This is a low frequency amplifier with an adjustable transimpedance that is
intended to be used to take relative measurements of a wide range of photo currents.
Find updates at www.projects.cappels.org
I needed to make some relative optical measurements. I had some small but relatively large area photo diodes, that when operated as photovoltaic cells generated between 20 nanoamps and 200 microamps with the range of optical power available from a light source I needed to test. That is why this amplifier came into being.
The output of the amplifier is to be measured on a digital voltmeter. Besides being able to accept 20 na to 200 micro amps and output voltages that range form 100 mv to 2 or 3 volts, the amplifier needed to have a low input resistance so the diode could be run at or near zero bias so that its output would be a linear function of light on the photocell. It also has to have plenty of connectors. Along the bottom of the board in the image above, from left to right, are a power input connector because it would use an isolated unregulated DC power supply that is sometimes used for other things, a voltage output connector so that its output could be plugged into a digital voltmeter, and an input connector so that it can accept current from a variety of photodiodes.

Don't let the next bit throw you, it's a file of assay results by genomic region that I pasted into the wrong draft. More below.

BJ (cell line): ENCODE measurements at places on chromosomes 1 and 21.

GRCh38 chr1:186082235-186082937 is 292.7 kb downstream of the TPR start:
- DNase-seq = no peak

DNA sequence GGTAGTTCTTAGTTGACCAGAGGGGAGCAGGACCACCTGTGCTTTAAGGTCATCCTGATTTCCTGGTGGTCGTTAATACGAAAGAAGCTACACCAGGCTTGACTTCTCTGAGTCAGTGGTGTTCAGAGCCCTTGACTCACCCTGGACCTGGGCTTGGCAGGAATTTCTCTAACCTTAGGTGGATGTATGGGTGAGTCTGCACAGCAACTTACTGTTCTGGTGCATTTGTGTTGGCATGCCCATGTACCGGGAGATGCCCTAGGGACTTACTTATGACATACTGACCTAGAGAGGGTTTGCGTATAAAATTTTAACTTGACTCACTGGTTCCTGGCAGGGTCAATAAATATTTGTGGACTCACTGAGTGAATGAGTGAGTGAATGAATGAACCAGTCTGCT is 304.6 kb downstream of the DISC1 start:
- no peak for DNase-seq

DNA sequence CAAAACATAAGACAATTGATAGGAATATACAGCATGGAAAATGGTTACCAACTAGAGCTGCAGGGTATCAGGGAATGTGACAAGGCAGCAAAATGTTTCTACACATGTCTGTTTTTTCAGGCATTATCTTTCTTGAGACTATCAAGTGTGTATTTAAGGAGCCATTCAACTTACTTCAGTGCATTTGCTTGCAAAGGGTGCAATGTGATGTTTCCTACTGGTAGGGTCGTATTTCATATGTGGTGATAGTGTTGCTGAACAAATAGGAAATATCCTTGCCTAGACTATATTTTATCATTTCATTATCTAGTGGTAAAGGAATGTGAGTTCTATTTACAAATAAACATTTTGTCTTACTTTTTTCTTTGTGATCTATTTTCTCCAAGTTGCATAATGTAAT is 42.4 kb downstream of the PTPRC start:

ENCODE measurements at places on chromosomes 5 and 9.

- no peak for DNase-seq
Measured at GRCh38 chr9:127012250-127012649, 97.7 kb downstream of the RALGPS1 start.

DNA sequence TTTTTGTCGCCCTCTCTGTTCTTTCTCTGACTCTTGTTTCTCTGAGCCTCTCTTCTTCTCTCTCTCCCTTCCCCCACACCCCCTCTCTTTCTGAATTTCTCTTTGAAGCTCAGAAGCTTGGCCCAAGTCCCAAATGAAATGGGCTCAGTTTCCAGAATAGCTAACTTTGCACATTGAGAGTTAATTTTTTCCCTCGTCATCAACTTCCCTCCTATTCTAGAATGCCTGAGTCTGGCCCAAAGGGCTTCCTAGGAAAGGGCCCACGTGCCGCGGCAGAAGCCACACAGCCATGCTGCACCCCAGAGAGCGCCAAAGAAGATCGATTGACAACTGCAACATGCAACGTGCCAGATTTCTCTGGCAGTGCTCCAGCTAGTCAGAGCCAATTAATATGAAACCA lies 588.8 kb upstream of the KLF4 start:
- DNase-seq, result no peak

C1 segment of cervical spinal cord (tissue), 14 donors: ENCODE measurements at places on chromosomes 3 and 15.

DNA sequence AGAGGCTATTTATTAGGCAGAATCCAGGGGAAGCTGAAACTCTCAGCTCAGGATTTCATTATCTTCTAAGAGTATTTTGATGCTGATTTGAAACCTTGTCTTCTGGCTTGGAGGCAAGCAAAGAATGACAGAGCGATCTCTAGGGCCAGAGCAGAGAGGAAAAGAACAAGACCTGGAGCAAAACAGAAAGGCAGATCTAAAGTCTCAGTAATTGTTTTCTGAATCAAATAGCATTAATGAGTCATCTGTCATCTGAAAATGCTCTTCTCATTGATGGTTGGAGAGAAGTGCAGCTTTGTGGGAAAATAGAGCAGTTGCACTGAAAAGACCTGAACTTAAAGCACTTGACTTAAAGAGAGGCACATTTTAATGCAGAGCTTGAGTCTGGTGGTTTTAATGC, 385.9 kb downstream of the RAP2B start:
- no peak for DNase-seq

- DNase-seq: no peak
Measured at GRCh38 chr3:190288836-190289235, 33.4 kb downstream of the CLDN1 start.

The objective of the design was an amplifier that could be built quickly and use “ordinary” parts, except for the op amp, which needed to have low input offset current and a decently low input offset voltage. I also did not want to worry about low noise design, hence the 22 uf capacitor on the input and the use of a digital voltmeter to read the output.
For more detail: Photocell Amplifier using microcontroller